Use Moratorium Wisely
Following is a letter I sent to the Sag Harbor Village Board of Trustees:
As the village is currently under a building moratorium, voted by this board, we are very concerned at the piecemeal manner in which changes are being made to our zoning code. The idea of the moratorium, which has many months to run, is to give the Board of Trustees, the ZBA, ARB and others, the time and space needed to consult, consider and craft reasonable changes to our code that will safeguard our heritage.
Please do not squander this opportunity. The moratorium, which reaches deep inside our homes, has inflicted considerable hardship on many of our friends and your neighbors. It needs to be respected and used in the most efficient and effective way possible. Instead of rushing through intermittent changes, paying lip service to public input, please undertake an holistic approach and present a complete document. Then allow a reasonable period of time for review and comment, before voting into law changes that might very well cause the undoing of that which we seek to achieve.
Almost every penny spent on restoration in Sag Harbor is privately funded, mostly by people who are, or wish to become, our neighbors. Having just completed a thorough historic restoration and small addition to our home at 23 Howard Street, we can attest to the fact that it is an enormous and expensive undertaking. We find it curious and somewhat perverse that the moratorium, by reaching all the way into our living rooms and counting the hinges on our cabinets, encourages cheap undertakings.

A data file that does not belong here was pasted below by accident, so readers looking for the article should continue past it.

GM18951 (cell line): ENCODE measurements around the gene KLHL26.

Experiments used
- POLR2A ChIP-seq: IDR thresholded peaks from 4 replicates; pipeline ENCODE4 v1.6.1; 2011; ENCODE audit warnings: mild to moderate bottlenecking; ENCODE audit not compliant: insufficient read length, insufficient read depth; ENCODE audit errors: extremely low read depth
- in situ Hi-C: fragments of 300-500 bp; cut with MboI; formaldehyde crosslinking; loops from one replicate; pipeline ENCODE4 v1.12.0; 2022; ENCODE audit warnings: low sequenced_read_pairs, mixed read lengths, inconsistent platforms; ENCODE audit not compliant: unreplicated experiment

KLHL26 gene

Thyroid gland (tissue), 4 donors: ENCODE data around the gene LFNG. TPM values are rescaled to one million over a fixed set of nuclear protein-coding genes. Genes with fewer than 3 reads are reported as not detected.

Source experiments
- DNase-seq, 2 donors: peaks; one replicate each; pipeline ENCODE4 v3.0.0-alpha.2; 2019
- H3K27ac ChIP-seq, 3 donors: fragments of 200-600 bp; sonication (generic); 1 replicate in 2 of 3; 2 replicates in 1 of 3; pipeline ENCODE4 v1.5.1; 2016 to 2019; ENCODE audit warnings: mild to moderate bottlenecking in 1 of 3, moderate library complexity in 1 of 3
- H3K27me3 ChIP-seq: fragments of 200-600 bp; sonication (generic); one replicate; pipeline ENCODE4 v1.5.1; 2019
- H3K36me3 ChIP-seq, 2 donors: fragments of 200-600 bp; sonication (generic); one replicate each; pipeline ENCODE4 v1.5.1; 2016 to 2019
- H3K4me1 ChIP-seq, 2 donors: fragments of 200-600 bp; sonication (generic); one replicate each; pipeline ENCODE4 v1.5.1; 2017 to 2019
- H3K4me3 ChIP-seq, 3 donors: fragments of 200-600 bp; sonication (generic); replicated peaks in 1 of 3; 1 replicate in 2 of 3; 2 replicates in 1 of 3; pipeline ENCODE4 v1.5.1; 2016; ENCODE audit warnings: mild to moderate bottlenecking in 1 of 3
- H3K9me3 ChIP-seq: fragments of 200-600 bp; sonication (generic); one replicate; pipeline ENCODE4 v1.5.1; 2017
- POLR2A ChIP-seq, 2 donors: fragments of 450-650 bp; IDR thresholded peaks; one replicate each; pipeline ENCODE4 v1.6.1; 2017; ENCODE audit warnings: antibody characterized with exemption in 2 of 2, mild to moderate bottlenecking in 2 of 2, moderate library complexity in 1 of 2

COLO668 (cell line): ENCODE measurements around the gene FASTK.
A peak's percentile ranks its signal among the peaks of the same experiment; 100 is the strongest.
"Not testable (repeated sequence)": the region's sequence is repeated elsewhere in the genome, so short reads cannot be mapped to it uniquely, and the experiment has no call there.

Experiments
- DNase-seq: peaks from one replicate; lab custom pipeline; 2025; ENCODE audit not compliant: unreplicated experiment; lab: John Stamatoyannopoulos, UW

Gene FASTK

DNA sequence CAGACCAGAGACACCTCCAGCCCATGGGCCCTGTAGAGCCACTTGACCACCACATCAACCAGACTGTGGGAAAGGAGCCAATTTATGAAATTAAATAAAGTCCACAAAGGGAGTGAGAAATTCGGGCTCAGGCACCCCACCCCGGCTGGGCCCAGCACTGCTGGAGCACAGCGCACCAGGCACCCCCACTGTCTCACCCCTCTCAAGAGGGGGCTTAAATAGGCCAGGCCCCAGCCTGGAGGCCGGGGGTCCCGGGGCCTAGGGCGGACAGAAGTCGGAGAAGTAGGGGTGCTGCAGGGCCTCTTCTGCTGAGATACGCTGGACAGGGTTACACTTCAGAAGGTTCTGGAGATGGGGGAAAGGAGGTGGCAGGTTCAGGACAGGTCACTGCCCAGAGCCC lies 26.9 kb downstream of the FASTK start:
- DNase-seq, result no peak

As the trustees of our village, you have a responsibility to encourage sensitive restoration and allow for upgrades and reasonable additions. You also need to ensure that we can attract people with the wherewithal necessary to guarantee that Sag Harbor’s housing stock is preserved and remains historically relevant for the next two hundred years. The current ad hoc approach and retroactive application is doing nothing for preservation but instead is creating an atmosphere of confusion, fear and uncertainty. This is not an environment that encourages investment. There are currently four empty homes on Howard Street in need of rehabilitation. Some have been empty for many years. Not one of them is in better condition today than it was yesterday, witness the sad state of the Morpurgo house.
Aidan and Louise Corish
An Appreciation for Women in the Workforce
To the Editor:
The year 2010 marked the 200-year anniversary of Sarah Margaret Fuller Ossoli’s birth. She was also known as Margaret Fuller. Margaret Fuller was an American journalist, critic, abolitionist, and women’s rights activist.
Yet, roughly 200 years after the birth of Margaret Fuller, and according to the Bureau of Labor Statistics during the year 2010: 58.6% of women participate in the American workforce. Margaret Fuller’s book: Women in the Nineteenth Century, is considered to be the first major feminist work in the United States of America. So: roughly 200 years after the birth of Margaret Fuller, and 58.6% of all working-aged women (women aged 16 or older) are labor-force participants. According to the Bureau of Labor Statistics, of the 123,000,000 working-aged women living in the United States of America, 72,000,000 went to work or were looking for work. Women made up 47% of the American Labor Force.
The most common occupations for women who work, as of the year 2010 are as follows (according to the Bureau of Labor Statistics):